The financial policies and procedures of churches have long been contentious. Churches should adhere to strict policies and procedures to reassure staff and the congregation that their donations are being properly handled, especially with check-writing. In establishing policies examine church by-laws and constitution for existing policies. Many churches require that addendums to church policies are voted on by members of a certain age.
Check writing policies, also called cash disbursement policies, should eliminate any doubt in the minds of your people. The church's checking account should maintain a minimum balance at all times. Polices could include the financial secretary writing checks on a set day of the week, to be signed by the secretary and a chosen officer.
Checks over a set amount, for example, $1,000, should require three signatures or approval by a specific person. If a person requests reimbursement the request should be submitted with a receipt and signature of the approver. If credit cards are necessary all credit cards should be paid at the end of the month to avoid any finance charges. Any expenditure related to travel and business entertainment should have clear guidelines. The church financial office should take advantage of any bank discounts offered for paying early or in entirety.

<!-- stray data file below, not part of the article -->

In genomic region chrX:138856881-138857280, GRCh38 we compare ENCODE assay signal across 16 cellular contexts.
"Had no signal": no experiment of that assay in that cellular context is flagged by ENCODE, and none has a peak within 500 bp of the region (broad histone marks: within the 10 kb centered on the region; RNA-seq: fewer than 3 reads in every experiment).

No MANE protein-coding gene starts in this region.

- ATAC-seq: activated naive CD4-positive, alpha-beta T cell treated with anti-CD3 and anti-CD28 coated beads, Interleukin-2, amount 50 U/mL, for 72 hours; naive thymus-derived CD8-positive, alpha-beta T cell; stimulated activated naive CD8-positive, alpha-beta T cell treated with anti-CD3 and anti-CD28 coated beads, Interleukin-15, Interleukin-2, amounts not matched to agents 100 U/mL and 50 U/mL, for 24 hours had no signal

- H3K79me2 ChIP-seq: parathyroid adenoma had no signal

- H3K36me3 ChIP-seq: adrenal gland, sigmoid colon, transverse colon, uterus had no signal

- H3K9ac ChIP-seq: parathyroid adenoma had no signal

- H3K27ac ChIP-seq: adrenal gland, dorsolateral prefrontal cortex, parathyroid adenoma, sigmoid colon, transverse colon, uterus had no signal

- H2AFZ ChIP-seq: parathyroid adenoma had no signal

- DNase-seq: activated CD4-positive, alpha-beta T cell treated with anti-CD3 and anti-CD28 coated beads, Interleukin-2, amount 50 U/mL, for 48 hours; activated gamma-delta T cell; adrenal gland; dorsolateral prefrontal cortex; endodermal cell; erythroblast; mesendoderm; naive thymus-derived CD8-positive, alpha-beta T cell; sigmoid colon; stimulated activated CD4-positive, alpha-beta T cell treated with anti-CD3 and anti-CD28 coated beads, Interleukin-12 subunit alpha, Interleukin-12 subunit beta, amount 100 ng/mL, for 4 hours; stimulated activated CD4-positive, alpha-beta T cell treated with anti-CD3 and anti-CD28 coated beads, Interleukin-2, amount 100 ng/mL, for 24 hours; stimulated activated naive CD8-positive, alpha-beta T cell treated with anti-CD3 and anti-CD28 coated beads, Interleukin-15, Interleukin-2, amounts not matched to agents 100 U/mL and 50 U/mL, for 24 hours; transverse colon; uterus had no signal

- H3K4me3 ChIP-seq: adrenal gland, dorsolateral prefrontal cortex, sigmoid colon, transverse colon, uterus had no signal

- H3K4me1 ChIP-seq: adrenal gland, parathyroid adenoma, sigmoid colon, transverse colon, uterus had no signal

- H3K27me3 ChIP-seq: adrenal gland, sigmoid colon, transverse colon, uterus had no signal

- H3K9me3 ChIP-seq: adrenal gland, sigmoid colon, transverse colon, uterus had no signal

Policies are “what” a company does, procedures are “how”. Invest in a not-for-profit accounting system. Many systems are available specifically for churches and their needs. Procedures should include requiring two signers for all checks that are written to establish accountability.
One staff member could run payroll, and another can approve it. The chief financial officer should review all general ledger reports (a detailed transaction list) weekly or bi-weekly. Depending on the way you church is set up, you should present your board of deacons or elders with the detailed income and expense reports each month. Either the CFO or a deacon should reconcile the bank statement with your accounting program.
Model the policies and procedures of a church after the policies and procedures of for-profit companies, if at all possible. While salaries and benefits must be confidential, several people on the board should decide what the pastor and staff is paid. Checks should never be written for “bearer” or “cash”. Checks should never be signed prior to being prepared. If any problems or concerns arise you should seek the advice of a certified public accountant.